AMMAN: An odd thing happened the other day in the Arab world.
Amid all the recent backsliding on free speech and the general disinterest in democracy among Middle Eastern governments, one head of state drew a thin and highly significant line in the sand.
Typically, the other Arab states chose to ignore it, local journalists didn’t believe it and the international press had its mind on other things. But in a region where good news has become a long-forgotten curiosity, it would be unwise to let it pass unnoticed.
The man at the center of this event was King Abdullah of Jordan, who last month gathered together the chief editors of Jordan’s main newspapers and told them that from now on there would be big changes in the country’s media environment. Specifically, no more jailing of reporters for writing the wrong thing and a new mechanism would be created to protect the rights of journalists, including their access to information.
“Detention of journalists is prohibited,” he said. “I do not see a reason for detaining a journalist because he/she wrote something or for expressing a view.”
Perhaps, after nearly five years broadcasting debates from the confines of the Middle East, I’m easily pleased. But over that period, no other Arab leader has come close to making a similar, public commitment and all the recent changes affecting the Arab media have led inexorably backward.
I am deluged by stories from editors in the region, who regularly have the guts censored out of their political articles, and who have seen a steep rise in the number of warning calls from their political masters, telling them what they can or cannot print.
In addition, all but two Arab states signed up last February to an Arab League initiative that pledged to restrict still further the rights of the myriad satellite stations in a vain effort to shore up that rarest of regional commodities – Arab unity. So against this background, King Abdullah’s declaration marks a sharp departure from the current trend.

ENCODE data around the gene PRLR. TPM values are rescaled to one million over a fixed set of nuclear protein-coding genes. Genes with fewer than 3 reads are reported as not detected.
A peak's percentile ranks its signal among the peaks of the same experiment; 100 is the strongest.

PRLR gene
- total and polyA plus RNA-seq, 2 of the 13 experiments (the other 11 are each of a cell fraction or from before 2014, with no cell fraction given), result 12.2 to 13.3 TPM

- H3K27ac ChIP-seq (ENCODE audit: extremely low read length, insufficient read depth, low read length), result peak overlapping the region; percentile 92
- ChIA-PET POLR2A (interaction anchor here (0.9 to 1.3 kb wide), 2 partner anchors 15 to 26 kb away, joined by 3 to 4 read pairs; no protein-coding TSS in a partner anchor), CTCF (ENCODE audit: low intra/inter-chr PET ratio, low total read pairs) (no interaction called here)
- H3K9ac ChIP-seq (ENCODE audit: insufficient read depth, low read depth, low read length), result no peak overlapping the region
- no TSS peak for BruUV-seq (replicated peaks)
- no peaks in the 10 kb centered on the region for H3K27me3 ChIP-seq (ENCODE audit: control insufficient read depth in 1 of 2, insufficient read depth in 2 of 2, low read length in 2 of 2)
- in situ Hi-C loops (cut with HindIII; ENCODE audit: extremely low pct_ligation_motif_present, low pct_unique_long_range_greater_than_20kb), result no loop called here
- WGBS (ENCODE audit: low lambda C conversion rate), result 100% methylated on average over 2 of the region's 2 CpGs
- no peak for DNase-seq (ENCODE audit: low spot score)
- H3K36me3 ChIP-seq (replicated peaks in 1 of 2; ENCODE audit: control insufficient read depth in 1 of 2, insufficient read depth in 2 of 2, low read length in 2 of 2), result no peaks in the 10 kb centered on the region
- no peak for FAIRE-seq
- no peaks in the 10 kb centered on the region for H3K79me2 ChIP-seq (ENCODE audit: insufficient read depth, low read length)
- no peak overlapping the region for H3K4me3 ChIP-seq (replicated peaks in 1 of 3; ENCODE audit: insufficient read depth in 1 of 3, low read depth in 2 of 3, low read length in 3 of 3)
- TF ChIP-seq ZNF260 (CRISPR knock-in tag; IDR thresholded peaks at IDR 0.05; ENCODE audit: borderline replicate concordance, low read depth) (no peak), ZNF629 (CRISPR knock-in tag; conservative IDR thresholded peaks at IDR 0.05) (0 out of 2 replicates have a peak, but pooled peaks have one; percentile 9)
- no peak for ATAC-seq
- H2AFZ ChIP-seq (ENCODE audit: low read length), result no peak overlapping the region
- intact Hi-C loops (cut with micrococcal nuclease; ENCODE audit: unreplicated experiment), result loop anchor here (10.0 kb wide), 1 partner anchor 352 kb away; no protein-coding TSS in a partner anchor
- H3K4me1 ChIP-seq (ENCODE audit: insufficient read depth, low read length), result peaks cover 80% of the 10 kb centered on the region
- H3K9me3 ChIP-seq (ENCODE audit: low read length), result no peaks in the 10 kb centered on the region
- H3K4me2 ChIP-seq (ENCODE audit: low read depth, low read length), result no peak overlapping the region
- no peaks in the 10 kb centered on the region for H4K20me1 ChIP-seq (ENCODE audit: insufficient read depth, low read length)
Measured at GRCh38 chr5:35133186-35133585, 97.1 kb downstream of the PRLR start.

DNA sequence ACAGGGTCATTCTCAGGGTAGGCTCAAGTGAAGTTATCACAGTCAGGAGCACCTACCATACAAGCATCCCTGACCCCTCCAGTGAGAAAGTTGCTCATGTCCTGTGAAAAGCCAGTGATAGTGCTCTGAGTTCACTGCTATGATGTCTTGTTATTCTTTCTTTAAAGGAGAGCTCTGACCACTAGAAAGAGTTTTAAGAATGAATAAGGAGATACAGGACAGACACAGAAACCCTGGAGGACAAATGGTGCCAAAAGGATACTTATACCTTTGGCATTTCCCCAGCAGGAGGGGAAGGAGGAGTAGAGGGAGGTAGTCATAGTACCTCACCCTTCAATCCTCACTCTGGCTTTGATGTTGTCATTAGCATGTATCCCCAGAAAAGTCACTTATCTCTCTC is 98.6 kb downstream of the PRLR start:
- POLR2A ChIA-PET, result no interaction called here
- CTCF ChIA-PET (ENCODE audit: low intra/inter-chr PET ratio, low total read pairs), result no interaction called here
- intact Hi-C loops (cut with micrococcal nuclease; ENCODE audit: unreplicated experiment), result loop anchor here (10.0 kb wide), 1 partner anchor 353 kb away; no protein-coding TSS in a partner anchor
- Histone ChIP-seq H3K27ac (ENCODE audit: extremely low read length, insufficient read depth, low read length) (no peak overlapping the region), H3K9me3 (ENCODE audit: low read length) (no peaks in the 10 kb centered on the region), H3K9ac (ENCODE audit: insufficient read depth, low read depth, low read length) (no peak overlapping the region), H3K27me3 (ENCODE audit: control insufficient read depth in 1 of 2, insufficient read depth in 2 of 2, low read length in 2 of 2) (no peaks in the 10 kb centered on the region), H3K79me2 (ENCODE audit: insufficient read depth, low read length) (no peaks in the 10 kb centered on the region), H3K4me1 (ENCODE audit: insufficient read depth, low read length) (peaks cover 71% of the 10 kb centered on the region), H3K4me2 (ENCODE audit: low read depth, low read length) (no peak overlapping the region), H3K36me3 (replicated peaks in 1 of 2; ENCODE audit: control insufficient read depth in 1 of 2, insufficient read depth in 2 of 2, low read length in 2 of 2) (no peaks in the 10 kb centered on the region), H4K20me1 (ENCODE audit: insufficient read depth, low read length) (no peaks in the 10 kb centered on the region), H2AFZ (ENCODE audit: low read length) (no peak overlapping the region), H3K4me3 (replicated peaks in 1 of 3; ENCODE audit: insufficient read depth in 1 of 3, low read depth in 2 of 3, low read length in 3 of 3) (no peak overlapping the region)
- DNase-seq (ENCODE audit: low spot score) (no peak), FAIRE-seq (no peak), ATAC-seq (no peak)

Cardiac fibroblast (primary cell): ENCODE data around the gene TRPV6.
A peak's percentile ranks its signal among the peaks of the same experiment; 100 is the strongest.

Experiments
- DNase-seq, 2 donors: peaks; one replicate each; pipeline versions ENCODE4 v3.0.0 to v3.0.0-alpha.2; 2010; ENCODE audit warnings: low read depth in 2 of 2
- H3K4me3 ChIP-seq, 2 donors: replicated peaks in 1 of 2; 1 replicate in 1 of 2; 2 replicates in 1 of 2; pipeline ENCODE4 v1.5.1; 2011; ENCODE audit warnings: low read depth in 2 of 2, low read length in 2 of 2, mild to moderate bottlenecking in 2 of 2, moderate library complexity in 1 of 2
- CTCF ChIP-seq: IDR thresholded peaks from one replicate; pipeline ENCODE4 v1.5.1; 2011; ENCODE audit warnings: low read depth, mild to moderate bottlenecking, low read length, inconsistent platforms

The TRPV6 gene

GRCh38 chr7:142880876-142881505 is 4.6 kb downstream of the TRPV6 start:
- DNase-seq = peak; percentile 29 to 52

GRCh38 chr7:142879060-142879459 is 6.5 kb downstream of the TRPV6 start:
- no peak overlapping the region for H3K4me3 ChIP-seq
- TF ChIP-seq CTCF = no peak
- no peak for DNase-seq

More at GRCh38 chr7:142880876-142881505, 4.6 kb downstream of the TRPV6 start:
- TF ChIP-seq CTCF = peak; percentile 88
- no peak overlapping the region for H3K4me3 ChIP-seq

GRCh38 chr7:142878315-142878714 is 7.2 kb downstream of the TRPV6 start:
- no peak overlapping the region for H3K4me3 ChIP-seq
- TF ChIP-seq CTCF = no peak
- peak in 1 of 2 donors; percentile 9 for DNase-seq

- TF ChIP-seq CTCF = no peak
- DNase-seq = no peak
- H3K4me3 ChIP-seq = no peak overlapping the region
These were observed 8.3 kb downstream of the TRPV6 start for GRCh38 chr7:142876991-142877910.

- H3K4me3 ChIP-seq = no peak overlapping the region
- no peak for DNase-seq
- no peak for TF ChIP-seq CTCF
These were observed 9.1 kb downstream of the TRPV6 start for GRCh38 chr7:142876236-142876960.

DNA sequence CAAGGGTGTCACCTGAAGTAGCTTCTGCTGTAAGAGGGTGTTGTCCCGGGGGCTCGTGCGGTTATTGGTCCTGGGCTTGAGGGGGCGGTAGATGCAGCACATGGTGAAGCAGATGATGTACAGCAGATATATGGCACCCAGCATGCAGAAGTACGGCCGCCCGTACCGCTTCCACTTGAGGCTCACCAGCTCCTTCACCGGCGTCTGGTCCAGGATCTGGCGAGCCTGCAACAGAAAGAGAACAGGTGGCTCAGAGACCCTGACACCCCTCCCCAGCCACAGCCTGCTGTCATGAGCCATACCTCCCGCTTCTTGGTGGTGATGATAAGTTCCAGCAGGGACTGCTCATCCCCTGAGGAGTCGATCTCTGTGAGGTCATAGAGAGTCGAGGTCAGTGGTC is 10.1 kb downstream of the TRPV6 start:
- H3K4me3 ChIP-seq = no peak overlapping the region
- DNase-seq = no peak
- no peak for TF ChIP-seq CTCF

And yet it’s hardly surprising that local journalists were unimpressed. The government still has plenty of legal instruments it can use against them. More than 20 laws continue to govern media conduct in Jordan, including the Penal Code, and there is no guarantee against “creative” prosecutions in the future under the pretext of other crimes or misdemeanors. No single statement from the royal palace can airbrush away years of harassment and interference.
Besides, the king’s statement comes in the same year that his country has been downgraded by the Paris-based organization “Reporters without Borders” in its 2008 Worldwide Press Freedom Index. Jordan now stands at 128th position out of 173 countries – six places lower than last year.
Even a government report by the grandly titled Higher Media Council last year admitted serious problems with the country’s journalism. The majority of reporters faced difficulties getting information, it said – or worse, were completely denied access to data.
So was the king serious about pushing through improvements?
One senior diplomat in Amman was heard to wonder whether his majesty’s wishful thinking had got the better of him. A government minister even hinted that some “authorities” might take no notice of his strictures. There were suggestions that the engine room often took time to react to orders from the bridge.
Whatever the case, it would be a mistake to do what the opponents of free speech would like the world to do: Forget about the whole thing.
Jordan’s king needs to be reminded that the world will not ignore his fine words. He should also be persuaded to repeat them and expand their scope in the months to come.
Plenty of leaders in the region have talked about reform – although considerably fewer these days than three years ago – but King Abdullah, now facing serious economic problems, is more receptive than most to external encouragement. Sweeping away repressive practices on the treatment of journalists would go a long way to improving his country’s image, especially amid new accusations by Human Rights Watch of torture in Jordanian jails.
One other event also passed unnoticed in Amman over the last few weeks: the first regional conference for Arab investigative journalists.
Like me, you may be amazed that, given the many and varied disincentives, such an organization can still exist in the Middle East. But it is a tribute to a small number of brave and single-minded reporters, who labor across the region under the constant threat of arrest or arbitrary detention.
All they have to protect them are their questions – and in many cases, that isn’t enough.
Last month, they got a small gift from the king of Jordan in the shape of a declaration of support. They need to unwrap it, display it and ask for more. If nobody takes it seriously – either at home or abroad – there is a strong chance this gift could be taken back.